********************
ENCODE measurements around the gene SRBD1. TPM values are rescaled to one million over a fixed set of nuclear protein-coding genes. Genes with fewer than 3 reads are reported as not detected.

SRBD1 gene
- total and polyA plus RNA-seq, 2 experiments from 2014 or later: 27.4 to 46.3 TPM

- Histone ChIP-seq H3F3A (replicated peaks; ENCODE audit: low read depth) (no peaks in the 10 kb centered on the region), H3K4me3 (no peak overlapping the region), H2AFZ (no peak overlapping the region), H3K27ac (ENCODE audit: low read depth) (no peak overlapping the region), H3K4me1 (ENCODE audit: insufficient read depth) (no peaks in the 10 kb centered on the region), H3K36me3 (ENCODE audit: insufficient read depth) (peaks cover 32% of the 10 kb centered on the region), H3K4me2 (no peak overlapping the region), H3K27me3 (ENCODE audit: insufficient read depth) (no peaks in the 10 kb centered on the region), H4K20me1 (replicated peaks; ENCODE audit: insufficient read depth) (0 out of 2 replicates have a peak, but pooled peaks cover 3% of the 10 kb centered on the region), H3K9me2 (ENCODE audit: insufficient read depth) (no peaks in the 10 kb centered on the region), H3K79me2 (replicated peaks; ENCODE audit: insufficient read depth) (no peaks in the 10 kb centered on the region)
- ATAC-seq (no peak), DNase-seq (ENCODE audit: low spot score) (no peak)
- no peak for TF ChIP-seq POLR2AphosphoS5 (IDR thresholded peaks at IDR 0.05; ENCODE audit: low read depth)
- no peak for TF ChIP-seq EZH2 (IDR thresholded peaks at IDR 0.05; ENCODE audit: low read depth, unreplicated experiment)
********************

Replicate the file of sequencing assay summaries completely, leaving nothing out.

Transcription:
ENCODE measurements around the gene SRBD1. TPM values are rescaled to one million over a fixed set of nuclear protein-coding genes. Genes with fewer than 3 reads are reported as not detected.

SRBD1 gene
- total and polyA plus RNA-seq, 2 experiments from 2014 or later: 27.4 to 46.3 TPM

- Histone ChIP-seq H3F3A (replicated peaks; ENCODE audit: low read depth) (no peaks in the 10 kb centered on the region), H3K4me3 (no peak overlapping the region), H2AFZ (no peak overlapping the region), H3K27ac (ENCODE audit: low read depth) (no peak overlapping the region), H3K4me1 (ENCODE audit: insufficient read depth) (no peaks in the 10 kb centered on the region), H3K36me3 (ENCODE audit: insufficient read depth) (peaks cover 32% of the 10 kb centered on the region), H3K4me2 (no peak overlapping the region), H3K27me3 (ENCODE audit: insufficient read depth) (no peaks in the 10 kb centered on the region), H4K20me1 (replicated peaks; ENCODE audit: insufficient read depth) (0 out of 2 replicates have a peak, but pooled peaks cover 3% of the 10 kb centered on the region), H3K9me2 (ENCODE audit: insufficient read depth) (no peaks in the 10 kb centered on the region), H3K79me2 (replicated peaks; ENCODE audit: insufficient read depth) (no peaks in the 10 kb centered on the region)
- ATAC-seq (no peak), DNase-seq (ENCODE audit: low spot score) (no peak)
- no peak for TF ChIP-seq POLR2AphosphoS5 (IDR thresholded peaks at IDR 0.05; ENCODE audit: low read depth)
- no peak for TF ChIP-seq EZH2 (IDR thresholded peaks at IDR 0.05; ENCODE audit: low read depth, unreplicated experiment)